Academic journal article ARIEL

Theorizing Irony and Trauma in Magical Realism: Junot Diaz's the Brief Wondrous Life of Oscar Wao and Alexis Wright's the Swan Book

Academic journal article ARIEL

Theorizing Irony and Trauma in Magical Realism: Junot Diaz's the Brief Wondrous Life of Oscar Wao and Alexis Wright's the Swan Book

Article excerpt

Abstract: Magical realism has been commonly theorized in terms of a postcolonial strategy of cultural renewal, according to which such fiction is understood as embodying a racialized epistemology allegedly inclusive of magic. The inherent exoticism of this idea has drawn criticism. Critics have recently begun to re-envision magical realism in terms of trauma theory. However, trauma readings of magical realism tend to unselfconsciously reinvigorate an authenticating rhetoric: magical realism is represented not as the organic expression of a precolonial or hybrid consciousness, but of colonial or other kinds of trauma. Through case studies of Junot Diaz's The Brief Wondrous Life of Oscar Wao and Alexis Wright's The Swan Book, this essay intervenes in trauma studies readings of magical realist literature to emphasize the fundamentally ironic nature of the iconic narrative strategy of representing the ostentatiously fantastical as real. It also argues that these texts, while invested in representing the traumas of colonialism, are less interested in authenticating magic as part of a postcolonial or traumatic epistemology than in transforming fantasy into history and empowered futurity.

Keywords: magical realism, postcolonialism, trauma, Junot Diaz, Alexis Wright

I. Introduction

This essay begins from the minority theoretical position that magical realism's iconic narrative strategy of representing the fantastical as real is ironic. Magical realist texts narrate the patently untrue as though it is perfectly true--a textbook definition of irony. For example, in Gabriel Garcia Marquezs paradigmatic magical realist novel One Hundred Years of Solitude, we read how news of Jose Arcadio's murder travels to his mother Ursula:

a trickle of blood came out under the door, crossed the living room, went out into the street, continued in a straight line across the uneven footpaths, descended steps, climbed curbs, passed along the Street of the Turks, turned a corner to the right and another to the left, made a right angle in front of the Buendia house, went in under the closed door, crossed the sitting room, staying close to the walls so as not to stain the rugs, continued on to the other living room, made a wide curve to avoid the dining room table, advanced along the porch with the begonias and passed without being seen under the chair of Amaranta, who was giving an arithmetic lesson to Aureliano Jose, and made its way through the pantry and appeared in the kitchen, where Ursula was preparing to crack thirty-six eggs to make bread. (232--33; my translation)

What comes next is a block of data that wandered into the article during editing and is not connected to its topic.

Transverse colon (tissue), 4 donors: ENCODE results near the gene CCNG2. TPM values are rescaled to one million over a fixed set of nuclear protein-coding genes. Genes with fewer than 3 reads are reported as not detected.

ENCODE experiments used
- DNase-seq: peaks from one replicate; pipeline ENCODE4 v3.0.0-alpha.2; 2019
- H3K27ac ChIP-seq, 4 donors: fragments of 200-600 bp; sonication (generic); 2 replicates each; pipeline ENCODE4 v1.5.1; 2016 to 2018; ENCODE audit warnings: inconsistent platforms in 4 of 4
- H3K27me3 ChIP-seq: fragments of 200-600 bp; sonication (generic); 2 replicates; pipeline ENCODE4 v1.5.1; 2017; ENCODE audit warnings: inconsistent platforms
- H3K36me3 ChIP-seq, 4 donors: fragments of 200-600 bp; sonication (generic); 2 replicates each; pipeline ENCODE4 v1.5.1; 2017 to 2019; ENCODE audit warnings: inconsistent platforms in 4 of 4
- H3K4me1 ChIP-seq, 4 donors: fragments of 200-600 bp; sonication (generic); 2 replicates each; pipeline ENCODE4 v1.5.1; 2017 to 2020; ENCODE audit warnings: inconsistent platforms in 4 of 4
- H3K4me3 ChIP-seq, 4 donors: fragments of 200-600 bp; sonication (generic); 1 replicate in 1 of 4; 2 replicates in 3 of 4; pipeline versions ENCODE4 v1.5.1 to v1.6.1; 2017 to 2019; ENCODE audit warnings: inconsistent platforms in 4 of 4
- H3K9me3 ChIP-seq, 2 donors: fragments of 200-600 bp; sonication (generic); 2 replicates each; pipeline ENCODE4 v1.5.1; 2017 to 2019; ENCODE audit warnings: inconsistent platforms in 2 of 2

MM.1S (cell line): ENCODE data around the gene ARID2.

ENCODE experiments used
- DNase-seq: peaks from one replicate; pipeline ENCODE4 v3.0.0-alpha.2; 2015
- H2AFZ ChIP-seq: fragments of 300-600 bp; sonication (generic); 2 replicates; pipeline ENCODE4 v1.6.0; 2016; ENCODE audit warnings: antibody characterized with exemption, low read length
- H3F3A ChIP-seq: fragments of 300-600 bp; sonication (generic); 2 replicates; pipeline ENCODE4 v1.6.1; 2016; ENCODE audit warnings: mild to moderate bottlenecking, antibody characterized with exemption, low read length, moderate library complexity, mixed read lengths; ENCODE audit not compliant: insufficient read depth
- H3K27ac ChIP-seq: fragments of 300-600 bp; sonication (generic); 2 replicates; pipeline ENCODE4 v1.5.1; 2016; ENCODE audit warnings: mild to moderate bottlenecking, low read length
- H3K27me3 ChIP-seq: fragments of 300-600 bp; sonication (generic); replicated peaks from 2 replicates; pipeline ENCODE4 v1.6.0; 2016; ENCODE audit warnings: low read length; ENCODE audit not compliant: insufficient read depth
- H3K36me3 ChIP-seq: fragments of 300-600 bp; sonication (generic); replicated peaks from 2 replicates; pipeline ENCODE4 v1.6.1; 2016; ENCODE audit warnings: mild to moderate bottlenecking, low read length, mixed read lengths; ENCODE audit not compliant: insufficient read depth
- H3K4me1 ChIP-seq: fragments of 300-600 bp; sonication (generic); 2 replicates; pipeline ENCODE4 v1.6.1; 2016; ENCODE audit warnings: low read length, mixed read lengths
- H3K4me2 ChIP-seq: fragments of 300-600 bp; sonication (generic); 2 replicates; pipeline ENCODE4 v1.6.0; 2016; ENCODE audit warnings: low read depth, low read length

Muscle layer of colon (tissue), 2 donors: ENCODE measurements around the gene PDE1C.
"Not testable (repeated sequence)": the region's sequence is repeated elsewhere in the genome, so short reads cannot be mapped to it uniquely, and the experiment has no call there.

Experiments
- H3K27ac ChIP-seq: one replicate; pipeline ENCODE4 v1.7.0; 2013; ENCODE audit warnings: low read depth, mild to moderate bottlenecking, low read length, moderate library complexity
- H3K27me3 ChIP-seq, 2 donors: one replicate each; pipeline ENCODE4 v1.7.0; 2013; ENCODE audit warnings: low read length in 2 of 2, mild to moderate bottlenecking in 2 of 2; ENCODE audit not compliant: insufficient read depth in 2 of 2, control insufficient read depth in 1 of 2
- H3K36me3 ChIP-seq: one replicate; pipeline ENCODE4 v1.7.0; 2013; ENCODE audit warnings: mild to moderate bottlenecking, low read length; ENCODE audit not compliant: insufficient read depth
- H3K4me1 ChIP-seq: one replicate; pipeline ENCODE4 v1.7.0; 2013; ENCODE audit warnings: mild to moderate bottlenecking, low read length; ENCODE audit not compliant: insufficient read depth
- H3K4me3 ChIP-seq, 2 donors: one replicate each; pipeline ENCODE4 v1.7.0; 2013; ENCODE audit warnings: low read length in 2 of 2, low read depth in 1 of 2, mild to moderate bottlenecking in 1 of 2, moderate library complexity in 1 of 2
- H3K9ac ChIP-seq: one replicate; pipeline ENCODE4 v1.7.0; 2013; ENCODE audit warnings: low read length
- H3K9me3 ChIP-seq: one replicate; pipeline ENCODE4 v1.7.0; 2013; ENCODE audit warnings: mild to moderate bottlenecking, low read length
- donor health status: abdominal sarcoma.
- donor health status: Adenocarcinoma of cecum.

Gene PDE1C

It is difficult to miss the irony in this passage. In fact, the passage fulfils the five potential cues of irony identified by Linda Hutcheon in Irony's Edge: The Theory and Politics of Irony: a change of register, exaggeration or understatement, contradiction or incongruity, literalization or simplification, and repetition or echoic mention (156). A change of register occurs as the terrible trickle of blood from the deceased begins its ridiculous journey; there is clear exaggeration; the blood's supernatural motion is obviously incongruous with the natural pooling pattern of blood; the "homing" bloodline can be read as a literalization of the recursive nature of imperialist trauma (the key concern of the novel, as I will suggest shortly); and repetition is evident in the prolonged description of the blood's trajectory. The passage, in Hutcheon's terms, therefore allows the "said" to "brush up against some unsaid" (154). It brings about irony's dialectical uncertainty, or what Hutcheon describes as irony's "edge" (39).

Irony is a common characteristic of magical realist texts which, as Anne Hegerfeldt argues in Lies that Tell the Truth, "insinuate that the reader might be having his or her leg pulled" (112). This is not to say that the magical realist novel, like the "tall tale" with which Hegerfeldt compares it (112), is comic in intention. …

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